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Connie Hadley, PhD, lecturer in the Management and Organizations Department at Boston University’s Questrom School of Business, and Nicholas Zeppos, JD, chancellor emeritus and distinguished university professor of law and political science at Vanderbilt University, Richard Holbrook, retired, and Husseini Manji, MD, FRCPC, global head for Johnson & Johnson Science for Minds, have joined McLean Hospital’s Board of Trustees. They all cited their personal interests in mental health, professional backgrounds, and McLean’s reputation as an outstanding institution as reasons for their involvement.
Scott L. Rauch, MD, McLean’s president and psychiatrist in chief, said he is elated and energized by this new slate of trustees, who bring diverse backgrounds as well as extensive pertinent expertise to the board.
“At this moment of crisis, with burgeoning demand for mental health services, there has also never been a time of greater opportunity for growth and innovation in psychiatry and neuroscience. Hence, the guidance, support, and oversight from our board has never been more vital,” Rauch said. “Their experience and knowledge will be of enormous help to us as we look forward to amplifying McLean’s positive impact in the world and advancing the field together.”
Hadley said her interest in mental health developed through personal experience with members of her own family as well as her work in academia.
“Unfortunately, I see firsthand the rising tide of mental health concerns in student populations, especially undergraduates, in my faculty role,” said Hadley. “As a board member, I hope to support McLean’s efforts to meet the needs of adolescents and young adults so that fewer of them experience serious mental health issues in the future.”
Previously, as a management consultant at McKinsey, Hadley worked with leadership teams at Fortune 500 companies to improve their strategy, operations, and talent management processes. Currently, as an organizational psychologist, she studies and teaches topics such as leadership, teamwork, and negotiations. Her most recent research demonstrates how teams can engage successfully, even while some or all members are remote. She has research underway about loneliness at work, which has been a growing problem during the pandemic.
“I hope that my understanding of these and other workplace topics can be useful to McLean as a board member,” Hadley said. “I admire the approach that McLean takes to mental health and the extraordinary effort everyone is putting in. I’m grateful for the chance to contribute directly.”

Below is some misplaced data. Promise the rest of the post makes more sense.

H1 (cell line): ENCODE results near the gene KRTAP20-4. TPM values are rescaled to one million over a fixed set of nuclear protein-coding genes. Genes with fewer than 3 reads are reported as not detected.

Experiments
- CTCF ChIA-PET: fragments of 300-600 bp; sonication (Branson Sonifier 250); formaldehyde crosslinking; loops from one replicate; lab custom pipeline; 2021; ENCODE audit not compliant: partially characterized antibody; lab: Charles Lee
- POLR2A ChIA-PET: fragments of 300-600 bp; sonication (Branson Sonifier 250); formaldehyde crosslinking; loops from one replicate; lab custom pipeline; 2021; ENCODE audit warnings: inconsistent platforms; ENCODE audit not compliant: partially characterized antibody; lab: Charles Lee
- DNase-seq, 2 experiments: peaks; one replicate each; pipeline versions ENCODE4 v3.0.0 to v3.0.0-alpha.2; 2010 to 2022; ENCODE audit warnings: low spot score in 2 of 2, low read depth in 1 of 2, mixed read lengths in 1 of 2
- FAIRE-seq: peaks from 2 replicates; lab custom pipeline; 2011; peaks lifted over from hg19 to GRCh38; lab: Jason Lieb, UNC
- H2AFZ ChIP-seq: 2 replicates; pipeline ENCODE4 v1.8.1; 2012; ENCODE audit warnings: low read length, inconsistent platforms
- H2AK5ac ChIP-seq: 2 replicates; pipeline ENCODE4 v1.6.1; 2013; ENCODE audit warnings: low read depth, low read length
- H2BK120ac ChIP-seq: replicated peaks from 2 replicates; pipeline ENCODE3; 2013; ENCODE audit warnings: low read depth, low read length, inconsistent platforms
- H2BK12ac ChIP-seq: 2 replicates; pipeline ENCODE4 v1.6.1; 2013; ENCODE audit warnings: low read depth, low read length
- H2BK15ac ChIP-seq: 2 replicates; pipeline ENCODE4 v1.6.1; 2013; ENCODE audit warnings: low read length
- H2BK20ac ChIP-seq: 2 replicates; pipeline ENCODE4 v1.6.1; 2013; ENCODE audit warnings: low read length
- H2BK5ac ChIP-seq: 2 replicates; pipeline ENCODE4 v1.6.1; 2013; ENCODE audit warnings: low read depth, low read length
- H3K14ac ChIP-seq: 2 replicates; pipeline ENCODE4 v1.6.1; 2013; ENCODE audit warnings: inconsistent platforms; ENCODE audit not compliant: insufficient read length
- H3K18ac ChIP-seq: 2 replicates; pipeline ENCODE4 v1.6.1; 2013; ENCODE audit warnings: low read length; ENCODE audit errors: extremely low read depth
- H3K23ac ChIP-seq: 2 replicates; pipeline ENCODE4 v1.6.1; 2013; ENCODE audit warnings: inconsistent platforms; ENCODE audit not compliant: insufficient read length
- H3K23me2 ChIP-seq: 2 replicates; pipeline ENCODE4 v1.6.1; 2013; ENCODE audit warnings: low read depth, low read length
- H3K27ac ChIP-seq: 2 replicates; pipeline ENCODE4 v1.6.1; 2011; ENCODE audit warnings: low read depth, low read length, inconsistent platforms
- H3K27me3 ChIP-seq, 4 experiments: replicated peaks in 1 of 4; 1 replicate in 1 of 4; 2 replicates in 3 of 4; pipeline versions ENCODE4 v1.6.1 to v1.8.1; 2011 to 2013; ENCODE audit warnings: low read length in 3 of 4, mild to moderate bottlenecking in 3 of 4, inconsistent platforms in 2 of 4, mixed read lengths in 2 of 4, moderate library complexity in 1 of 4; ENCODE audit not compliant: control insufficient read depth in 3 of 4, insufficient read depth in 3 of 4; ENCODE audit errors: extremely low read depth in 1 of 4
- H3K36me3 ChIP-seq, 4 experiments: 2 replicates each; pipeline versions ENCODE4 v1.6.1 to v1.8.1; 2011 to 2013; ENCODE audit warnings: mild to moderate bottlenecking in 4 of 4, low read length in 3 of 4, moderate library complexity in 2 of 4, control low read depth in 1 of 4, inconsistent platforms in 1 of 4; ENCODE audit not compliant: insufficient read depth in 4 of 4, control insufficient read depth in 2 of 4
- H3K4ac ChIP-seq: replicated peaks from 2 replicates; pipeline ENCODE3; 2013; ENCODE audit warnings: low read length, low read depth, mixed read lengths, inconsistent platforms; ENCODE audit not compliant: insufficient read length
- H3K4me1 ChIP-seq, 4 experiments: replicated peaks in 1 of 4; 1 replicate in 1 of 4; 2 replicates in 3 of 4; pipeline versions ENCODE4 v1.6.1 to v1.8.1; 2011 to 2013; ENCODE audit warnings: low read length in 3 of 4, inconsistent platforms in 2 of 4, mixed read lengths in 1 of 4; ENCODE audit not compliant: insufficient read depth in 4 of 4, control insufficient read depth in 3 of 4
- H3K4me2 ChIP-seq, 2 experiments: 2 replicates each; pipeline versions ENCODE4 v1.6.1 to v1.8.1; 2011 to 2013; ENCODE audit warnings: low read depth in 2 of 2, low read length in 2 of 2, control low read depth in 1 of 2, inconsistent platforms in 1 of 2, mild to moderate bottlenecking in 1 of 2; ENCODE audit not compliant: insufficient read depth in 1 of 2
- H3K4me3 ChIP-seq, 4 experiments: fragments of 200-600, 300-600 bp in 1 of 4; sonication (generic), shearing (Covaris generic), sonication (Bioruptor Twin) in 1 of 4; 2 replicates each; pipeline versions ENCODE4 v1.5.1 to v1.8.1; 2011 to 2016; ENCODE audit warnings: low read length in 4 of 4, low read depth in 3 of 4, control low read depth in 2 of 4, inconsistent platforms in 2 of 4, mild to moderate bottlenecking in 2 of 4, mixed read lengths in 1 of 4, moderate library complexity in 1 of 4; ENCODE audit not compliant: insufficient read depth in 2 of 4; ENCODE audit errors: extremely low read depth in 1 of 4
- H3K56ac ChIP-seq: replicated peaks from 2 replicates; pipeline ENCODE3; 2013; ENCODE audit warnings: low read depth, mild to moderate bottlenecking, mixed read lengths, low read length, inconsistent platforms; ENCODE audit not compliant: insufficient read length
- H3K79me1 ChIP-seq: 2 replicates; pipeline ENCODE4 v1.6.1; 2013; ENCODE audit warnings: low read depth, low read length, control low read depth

Nicholas Zeppos, JD, said his interest in science, research, and the “bench-to-bedside” discoveries and treatment that are part of McLean’s mission drew him to serve on the hospital’s board. He added that McLean’s “status as the top-ranked stand-alone psychiatric hospital in the U.S. and the way it prioritizes the treatment of mental health issues” were compelling.
Like Hadley, Zeppos witnessed people in his life struggle with mental health challenges and access to treatment—members of his own family, as well as Vanderbilt’s faculty, staff, students, and their families.
“It just was really stunning to me that so many people have encountered it in their lives,” he said.
Vanderbilt has invested hundreds of millions of dollars to become a leader in neuroscience research. Zeppos served as chancellor at the university from 2008-2019, where he helped lead GO THERE, a campus-wide campaign to foster a culture of openness, reflection, and dialogue about mental health at the university. During his tenure, he appointed a committee to review all campus mental health resources and identify any changes necessary to reduce stigma around these services.
Zeppos plans to bring his experience in those realms to his work on McLean’s board.
“I’ve learned that the difference you make is by empowering and supporting, in every way, the people who do the hard work that makes a difference in the lives of others: the collective of care providers, nurses, psychologists, and physicians. I feel very lucky to have this opportunity.”
Holbrook retired in 2016 as chairman and chief executive of Eastern Bank and Eastern Bank Corporation. He has a longtime interest in health care, nurtured through decades of serving on healthcare boards including 16 years as a trustee of North Shore Medical Center, a member of the Mass General Brigham Board of Directors for nine years until July 2020, and chair of Allways Health Partners.
Health equity and parity for mental health treatment are top concerns, and he hopes as a trustee to make a difference in these areas. “There are some incredible, evidence-based programs at McLean that are not yet covered by insurance, and I’m hoping we can make a difference in advocating for coverage on par with that of medical and surgical services,” he said. “It’s an issue of access, affordability, and making sure all communities, especially those that are underserved, are treated equitably.”
Manji is the global head for Johnson & Johnson Science for Minds, a new initiative that aims to catalyze the development of novel therapeutics and improved solutions for patients with neuropsychiatric and neurodegenerative disorders. As an internationally renowned psychiatrist and neuroscience researcher, he has collaborated with McLean investigators and long admired McLean’s mission and capabilities. “As a trustee, I would be honored to share my experiences across both industry and academia to help McLean turn research discoveries into clinical advances for patients.”
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